Approximately 80% of men with an elevated prostate-specific antigen (PSA) level who had a benign biopsy did not experience significant distress from these diagnostic procedures. These results were recently published in the British Journal of Cancer.

Men 50 years of age or older in the United States are often offered PSA testing for the early detection of prostate cancer. The test may be offered at a younger age to men at high risk of prostate cancer. The PSA test measures proteins that are produced and shed by the prostate. PSA levels tend to be elevated when prostate cancer is present, but levels can also be elevated in benign (non-cancerous) conditions affecting the prostate. A concern with the use of PSA testing is that it may identify some cancers that do not require treatment. This is sometimes referred to as “overdiagnosis.” Research suggests that some prostate cancers are very slow-growing and will not affect a man’s health during his lifetime. Diagnosis and treatment of these cancers exposes men to the complications of cancer treatment without providing a benefit.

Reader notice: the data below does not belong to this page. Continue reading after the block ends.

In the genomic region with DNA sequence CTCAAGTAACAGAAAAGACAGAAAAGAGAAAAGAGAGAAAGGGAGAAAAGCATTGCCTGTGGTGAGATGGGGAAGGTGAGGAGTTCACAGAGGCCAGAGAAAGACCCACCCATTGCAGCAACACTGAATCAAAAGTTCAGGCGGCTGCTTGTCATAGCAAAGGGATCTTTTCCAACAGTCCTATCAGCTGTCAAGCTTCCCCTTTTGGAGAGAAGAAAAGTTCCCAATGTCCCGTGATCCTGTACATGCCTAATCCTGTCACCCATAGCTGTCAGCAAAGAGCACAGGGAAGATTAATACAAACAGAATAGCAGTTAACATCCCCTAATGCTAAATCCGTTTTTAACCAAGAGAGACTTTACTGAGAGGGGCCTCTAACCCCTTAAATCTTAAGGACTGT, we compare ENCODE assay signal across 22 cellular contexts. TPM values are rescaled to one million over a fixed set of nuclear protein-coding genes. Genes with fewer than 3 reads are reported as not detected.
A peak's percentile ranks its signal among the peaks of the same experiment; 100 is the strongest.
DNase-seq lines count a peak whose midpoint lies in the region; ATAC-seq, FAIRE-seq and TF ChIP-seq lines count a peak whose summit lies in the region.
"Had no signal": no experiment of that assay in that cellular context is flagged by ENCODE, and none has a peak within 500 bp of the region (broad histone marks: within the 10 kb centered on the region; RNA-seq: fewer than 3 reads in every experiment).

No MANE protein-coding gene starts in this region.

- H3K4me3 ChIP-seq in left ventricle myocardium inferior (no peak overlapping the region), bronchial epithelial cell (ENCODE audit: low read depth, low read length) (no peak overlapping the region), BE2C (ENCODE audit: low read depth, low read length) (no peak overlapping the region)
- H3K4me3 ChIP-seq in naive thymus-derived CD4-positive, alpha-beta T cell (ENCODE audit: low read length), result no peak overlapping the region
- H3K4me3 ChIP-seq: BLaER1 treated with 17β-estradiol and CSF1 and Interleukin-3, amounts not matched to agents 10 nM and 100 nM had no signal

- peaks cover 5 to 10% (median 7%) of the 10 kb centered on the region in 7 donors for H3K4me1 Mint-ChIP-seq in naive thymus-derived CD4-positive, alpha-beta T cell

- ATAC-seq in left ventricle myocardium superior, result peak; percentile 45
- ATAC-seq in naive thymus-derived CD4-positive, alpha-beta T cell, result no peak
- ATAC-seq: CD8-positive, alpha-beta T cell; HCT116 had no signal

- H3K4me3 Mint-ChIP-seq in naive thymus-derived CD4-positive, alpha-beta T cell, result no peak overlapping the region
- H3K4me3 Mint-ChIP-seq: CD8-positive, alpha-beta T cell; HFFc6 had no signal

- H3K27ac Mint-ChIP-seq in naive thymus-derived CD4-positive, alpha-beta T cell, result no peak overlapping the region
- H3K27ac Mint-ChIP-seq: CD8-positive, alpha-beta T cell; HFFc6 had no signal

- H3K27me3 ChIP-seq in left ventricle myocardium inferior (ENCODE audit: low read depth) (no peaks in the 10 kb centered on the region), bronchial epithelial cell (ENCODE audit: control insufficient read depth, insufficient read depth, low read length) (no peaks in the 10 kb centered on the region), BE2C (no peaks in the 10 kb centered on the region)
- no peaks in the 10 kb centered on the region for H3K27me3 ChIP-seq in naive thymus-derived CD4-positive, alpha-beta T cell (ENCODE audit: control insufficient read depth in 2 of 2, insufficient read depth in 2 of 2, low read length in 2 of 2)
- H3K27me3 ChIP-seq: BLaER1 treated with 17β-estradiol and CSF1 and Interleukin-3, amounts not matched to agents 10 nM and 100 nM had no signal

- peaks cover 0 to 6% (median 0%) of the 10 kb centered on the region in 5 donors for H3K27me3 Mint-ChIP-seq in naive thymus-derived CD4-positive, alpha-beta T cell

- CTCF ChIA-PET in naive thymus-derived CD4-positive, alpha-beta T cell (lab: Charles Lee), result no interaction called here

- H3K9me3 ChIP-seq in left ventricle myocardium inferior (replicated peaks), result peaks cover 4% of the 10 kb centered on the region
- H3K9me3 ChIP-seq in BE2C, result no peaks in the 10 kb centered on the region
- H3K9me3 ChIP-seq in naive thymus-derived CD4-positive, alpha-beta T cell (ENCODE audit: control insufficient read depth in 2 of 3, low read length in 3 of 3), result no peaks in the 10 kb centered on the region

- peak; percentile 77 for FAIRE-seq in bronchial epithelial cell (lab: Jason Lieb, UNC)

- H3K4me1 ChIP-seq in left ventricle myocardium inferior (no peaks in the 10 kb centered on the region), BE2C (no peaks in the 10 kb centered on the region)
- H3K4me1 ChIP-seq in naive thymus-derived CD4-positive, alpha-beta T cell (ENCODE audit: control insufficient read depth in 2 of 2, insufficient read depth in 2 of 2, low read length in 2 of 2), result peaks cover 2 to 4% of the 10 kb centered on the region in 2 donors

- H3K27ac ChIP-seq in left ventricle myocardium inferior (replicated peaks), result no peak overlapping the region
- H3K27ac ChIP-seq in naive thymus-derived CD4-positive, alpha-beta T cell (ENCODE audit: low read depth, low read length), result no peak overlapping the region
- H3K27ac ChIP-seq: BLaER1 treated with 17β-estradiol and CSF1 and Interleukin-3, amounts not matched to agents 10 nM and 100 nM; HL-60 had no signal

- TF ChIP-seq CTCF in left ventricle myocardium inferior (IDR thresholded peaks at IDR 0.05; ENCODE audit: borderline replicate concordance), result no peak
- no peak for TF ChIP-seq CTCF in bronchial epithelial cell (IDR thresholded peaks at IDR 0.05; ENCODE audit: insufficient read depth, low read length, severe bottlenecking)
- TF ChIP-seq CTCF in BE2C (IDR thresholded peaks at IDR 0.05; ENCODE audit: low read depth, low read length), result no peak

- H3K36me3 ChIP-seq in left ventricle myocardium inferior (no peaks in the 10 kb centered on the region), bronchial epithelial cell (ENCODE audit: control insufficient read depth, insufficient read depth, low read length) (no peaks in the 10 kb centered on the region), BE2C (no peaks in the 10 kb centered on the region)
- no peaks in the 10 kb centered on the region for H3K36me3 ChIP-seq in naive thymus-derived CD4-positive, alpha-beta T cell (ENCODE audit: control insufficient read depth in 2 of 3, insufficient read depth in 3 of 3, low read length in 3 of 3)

In this study 330 men with an elevated PSA level followed by a benign biopsy were evaluated for distress and negative mood. Mood and distress were measured twice during the diagnostic process and twice after a benign biopsy. Only 20% reported high distress and tense/anxious moods related to the biopsy procedure.

Although most of the men in this study coped well with prostate cancer diagnostic testing, awareness of potential diagnostic uncertainty distress is an important part of the informed decision-making process about prostate cancer screening for men who are considering being screened.


Macefield RC, Metcalfe C, Lane JA, et al. Impact of prostate cancer testing: an evaluation of the emotional consequences of a negative biopsy result. British Journal of Cancer [early online publication]. April 6, 2010

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